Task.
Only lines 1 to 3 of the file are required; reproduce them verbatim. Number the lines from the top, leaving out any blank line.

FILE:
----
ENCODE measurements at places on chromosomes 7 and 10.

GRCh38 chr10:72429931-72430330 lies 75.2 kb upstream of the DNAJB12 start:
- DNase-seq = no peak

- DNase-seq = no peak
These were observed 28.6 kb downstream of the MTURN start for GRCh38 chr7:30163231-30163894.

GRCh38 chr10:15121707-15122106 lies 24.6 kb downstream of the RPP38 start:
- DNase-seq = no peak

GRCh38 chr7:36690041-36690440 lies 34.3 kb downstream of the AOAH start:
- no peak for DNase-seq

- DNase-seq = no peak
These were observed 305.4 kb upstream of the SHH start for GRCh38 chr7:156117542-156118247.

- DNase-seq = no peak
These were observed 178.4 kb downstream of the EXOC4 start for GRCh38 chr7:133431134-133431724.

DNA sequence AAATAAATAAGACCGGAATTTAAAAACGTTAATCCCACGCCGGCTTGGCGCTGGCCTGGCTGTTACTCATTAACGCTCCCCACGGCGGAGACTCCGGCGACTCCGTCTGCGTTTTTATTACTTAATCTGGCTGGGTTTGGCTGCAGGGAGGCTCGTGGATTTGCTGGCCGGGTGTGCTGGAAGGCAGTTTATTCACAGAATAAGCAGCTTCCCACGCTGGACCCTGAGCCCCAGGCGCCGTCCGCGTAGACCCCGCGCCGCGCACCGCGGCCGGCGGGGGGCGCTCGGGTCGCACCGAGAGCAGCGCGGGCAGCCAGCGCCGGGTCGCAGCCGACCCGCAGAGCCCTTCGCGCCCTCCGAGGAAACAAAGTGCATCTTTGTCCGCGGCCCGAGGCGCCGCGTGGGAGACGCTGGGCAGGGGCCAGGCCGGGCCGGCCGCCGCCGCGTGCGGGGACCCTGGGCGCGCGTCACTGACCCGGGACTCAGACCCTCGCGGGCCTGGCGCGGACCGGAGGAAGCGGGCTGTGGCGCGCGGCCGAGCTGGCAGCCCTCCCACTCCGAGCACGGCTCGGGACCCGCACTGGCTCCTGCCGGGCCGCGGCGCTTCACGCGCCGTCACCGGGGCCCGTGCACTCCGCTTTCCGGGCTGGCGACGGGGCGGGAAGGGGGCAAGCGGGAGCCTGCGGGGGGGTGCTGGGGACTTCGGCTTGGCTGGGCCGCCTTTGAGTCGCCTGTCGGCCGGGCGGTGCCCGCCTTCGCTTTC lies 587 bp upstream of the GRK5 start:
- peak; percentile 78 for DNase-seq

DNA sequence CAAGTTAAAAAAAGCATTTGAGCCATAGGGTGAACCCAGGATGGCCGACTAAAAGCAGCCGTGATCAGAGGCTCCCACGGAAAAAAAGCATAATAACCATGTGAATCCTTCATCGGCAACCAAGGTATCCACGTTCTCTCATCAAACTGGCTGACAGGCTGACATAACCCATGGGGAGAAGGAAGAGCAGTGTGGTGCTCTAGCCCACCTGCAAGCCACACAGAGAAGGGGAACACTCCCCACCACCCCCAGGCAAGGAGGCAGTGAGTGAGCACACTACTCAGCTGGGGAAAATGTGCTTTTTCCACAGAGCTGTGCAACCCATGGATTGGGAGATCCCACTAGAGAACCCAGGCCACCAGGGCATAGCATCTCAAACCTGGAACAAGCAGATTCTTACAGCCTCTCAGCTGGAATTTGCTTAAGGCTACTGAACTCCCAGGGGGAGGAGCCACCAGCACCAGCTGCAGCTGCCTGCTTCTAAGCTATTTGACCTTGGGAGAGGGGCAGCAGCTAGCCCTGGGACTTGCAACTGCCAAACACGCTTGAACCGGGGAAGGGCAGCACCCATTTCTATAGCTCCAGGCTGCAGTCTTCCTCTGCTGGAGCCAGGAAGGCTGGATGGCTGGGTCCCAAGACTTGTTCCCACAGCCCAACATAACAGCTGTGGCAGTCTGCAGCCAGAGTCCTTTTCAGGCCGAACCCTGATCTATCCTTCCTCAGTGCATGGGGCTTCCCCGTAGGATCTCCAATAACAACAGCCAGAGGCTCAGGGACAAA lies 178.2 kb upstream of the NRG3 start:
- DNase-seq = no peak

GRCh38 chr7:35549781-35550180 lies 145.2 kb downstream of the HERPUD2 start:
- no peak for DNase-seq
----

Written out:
ENCODE measurements at places on chromosomes 7 and 10.

GRCh38 chr10:72429931-72430330 lies 75.2 kb upstream of the DNAJB12 start:
- DNase-seq = no peak